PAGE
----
I'd like to be able to say that I'm looking forward to the peace and quiet of the media after the General Election but alas, that is very unlikely.
What I was most looking forward to was not being bombarded with the party leaders' various speeches, non-debates, campaign sound-bites and quite frankly, their completely inauthentic presentation styles.
I'm sure it's one reason why the pre-election polls are so close - no one party leader has stood out enough to warrant a leap in their support. I do believe that comes down in part to how they present themselves.
Good presentation isn't about being spun so hard that all the quirky, idiosyncratic and individual traits are worn down and the presentation style becomes homogenised and bland.
Good presentation is about enhancing those quirks and idiosyncrasies because they are unique to you.
It is really really really hard to change something that's part of who you are. It is even harder to change something you think you shouldn't do when you are presenting, such as too many hand gestures or saying 'um' and 'er' or pacing back and forth. Your brain will already be filled with the content of your presentation, wondering what your audience is thinking, wishing it were all over.
To then add extra stuff you think you need to change will only add stress and fill your mind with unnecessary garbage.
I believe it's why these politicians look so stiff and uncomfortable so much of the time; they have been coached so rigorously that they have to keep buttoned up in case something 'real' seeps out.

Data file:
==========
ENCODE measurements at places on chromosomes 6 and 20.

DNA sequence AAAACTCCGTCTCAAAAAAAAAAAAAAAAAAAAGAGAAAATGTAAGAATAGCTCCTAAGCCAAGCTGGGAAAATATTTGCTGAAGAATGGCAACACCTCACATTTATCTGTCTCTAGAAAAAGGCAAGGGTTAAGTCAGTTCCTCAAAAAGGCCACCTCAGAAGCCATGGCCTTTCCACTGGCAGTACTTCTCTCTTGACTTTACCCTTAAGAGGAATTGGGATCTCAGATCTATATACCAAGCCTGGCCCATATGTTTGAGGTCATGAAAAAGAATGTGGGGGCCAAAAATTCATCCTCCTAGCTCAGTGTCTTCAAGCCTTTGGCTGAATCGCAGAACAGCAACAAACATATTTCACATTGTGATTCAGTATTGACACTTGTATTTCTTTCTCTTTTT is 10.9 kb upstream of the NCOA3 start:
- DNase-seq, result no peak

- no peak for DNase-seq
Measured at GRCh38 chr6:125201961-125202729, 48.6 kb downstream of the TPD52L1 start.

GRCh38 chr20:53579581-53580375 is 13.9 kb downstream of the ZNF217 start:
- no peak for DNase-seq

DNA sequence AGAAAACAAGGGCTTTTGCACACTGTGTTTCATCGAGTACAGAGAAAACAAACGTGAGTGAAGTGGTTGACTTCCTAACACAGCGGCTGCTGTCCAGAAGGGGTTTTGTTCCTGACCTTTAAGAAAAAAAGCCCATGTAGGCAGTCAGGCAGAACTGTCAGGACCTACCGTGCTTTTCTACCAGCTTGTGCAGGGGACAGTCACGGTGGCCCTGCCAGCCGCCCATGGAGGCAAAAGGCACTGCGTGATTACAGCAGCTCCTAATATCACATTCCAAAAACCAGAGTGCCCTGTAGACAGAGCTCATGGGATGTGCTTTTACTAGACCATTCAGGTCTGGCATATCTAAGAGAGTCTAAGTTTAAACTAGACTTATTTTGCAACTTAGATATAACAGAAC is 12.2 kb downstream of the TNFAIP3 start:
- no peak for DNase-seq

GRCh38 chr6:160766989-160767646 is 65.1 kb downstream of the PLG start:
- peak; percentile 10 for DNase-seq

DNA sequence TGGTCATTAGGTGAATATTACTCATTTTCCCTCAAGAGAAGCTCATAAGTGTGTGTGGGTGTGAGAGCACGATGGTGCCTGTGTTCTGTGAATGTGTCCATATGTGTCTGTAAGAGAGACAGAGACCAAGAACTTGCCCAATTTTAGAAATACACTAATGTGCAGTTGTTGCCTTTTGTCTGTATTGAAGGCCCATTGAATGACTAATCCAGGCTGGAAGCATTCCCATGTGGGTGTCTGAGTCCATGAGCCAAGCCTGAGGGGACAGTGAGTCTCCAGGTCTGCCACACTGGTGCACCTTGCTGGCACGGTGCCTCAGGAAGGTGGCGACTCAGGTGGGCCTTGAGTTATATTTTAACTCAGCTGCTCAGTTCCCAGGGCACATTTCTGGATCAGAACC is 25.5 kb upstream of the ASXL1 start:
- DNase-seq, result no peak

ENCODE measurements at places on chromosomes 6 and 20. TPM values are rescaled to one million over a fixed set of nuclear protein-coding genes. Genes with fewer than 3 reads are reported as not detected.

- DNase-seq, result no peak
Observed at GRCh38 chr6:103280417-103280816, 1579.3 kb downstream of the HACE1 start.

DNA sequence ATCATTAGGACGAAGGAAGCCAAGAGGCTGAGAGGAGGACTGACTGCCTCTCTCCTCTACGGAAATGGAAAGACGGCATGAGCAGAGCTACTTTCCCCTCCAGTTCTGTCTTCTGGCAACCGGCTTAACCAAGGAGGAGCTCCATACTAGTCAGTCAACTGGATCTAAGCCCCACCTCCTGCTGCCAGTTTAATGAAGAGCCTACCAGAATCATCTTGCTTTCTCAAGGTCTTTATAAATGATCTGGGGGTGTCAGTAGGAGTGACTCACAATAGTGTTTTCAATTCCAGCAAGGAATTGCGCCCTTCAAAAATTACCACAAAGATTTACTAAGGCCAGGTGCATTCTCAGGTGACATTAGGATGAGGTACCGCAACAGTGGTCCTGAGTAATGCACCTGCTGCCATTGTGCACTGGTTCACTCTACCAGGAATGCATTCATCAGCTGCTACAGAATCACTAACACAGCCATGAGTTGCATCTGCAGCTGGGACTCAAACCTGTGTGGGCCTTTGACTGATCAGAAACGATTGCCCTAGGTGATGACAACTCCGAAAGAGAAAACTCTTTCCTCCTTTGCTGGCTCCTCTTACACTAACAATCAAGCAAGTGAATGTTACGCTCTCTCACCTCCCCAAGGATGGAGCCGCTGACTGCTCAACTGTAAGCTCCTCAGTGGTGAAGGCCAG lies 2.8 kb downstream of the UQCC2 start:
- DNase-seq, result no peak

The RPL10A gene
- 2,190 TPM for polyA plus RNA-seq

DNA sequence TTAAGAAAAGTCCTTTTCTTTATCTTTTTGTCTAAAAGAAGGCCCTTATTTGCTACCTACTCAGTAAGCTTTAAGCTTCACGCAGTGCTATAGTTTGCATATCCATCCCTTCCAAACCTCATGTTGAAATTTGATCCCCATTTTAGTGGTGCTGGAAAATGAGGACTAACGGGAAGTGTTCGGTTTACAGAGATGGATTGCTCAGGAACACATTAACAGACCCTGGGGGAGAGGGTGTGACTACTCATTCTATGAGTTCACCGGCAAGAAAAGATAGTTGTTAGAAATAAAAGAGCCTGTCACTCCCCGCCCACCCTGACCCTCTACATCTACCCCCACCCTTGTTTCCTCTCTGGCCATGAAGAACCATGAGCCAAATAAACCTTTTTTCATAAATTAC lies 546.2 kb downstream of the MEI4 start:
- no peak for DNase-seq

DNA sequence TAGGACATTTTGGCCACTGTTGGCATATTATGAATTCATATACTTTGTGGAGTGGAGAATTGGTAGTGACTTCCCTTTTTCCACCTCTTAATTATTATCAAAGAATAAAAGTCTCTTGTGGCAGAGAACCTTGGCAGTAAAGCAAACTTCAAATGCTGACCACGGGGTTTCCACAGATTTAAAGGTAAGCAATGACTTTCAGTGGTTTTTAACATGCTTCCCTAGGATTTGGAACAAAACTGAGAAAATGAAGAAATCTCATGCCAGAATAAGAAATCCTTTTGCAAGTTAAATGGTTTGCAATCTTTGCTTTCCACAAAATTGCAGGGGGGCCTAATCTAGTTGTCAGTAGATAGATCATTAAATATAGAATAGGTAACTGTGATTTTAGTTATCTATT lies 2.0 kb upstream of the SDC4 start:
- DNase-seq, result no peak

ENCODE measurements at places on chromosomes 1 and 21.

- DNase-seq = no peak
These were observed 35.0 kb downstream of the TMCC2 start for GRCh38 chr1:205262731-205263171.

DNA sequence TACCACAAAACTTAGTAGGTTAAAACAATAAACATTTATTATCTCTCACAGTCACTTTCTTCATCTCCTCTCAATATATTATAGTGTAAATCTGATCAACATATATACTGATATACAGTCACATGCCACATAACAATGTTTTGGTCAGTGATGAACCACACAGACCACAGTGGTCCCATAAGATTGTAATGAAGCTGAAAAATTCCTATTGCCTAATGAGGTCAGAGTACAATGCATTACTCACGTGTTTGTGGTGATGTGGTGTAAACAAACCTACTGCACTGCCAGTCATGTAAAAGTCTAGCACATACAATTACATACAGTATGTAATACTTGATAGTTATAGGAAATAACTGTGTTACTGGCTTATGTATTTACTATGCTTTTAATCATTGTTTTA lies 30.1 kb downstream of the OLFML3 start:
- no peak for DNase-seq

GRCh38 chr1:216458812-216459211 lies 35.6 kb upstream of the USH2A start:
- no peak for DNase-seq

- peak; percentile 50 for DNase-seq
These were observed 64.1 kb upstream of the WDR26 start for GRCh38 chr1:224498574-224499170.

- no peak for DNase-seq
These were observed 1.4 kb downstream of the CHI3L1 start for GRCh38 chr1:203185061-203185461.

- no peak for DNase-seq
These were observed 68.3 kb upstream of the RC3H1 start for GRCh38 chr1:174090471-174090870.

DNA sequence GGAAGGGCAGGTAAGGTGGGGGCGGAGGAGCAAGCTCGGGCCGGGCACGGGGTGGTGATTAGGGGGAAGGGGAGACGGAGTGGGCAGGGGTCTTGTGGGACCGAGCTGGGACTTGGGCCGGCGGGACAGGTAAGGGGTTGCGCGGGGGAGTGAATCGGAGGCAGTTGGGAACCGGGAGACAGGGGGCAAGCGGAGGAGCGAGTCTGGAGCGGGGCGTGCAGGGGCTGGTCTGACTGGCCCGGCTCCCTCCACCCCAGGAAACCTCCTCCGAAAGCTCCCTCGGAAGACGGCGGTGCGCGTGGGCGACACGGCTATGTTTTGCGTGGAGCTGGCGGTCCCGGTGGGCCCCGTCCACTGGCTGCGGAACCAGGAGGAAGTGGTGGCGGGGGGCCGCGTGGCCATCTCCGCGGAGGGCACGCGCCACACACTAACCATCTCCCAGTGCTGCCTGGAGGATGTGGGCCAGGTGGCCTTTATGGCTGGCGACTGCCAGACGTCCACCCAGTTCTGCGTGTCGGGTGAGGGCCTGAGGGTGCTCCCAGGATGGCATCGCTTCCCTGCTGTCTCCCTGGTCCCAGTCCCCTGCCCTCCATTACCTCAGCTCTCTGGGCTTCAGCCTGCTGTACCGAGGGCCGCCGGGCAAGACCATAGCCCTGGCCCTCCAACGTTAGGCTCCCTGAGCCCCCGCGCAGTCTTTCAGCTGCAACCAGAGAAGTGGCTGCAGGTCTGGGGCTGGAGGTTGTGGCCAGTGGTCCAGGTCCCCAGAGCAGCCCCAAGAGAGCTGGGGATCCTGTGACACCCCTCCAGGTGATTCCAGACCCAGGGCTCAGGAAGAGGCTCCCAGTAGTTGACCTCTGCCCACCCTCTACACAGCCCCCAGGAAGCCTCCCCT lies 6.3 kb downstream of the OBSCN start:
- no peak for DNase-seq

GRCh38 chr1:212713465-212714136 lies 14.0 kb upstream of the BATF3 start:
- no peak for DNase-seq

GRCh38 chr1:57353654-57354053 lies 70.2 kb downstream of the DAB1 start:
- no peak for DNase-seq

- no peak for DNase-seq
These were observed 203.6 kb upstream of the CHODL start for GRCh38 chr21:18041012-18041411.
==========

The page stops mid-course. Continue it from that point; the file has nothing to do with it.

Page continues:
Being 'real', being authentic, being who you genuinely are will all help get rid of that 'unnecessary garbage' in your mind so you can focus on what's important: engaging your audience and getting your message across.
OK, so how do you focus on your authentic self when you might be experiencing any of the following: accelerated heart beat, dry mouth, sweaty palms, shaking knees, butterflies in the stomach and a head that's buzzing with random, catastrophic thoughts?
Impact Factory's approach is always to put attention on what already works about you, including some of your unique characteristics, even your eccentricities.
Take some time to identify those things that you either take for granted or those quirks that you think you should change. Also identify what you already do well (a welcoming smile, a listen-to-able voice, an ability to tell a good story). We call those two lists 'money in the bank'; those attributes you know you can rely upon because they are already a natural part of who you are.
That is how you begin to build an authentic presentation style.
By Jo Ellen Grzyb, Director, Impact Factory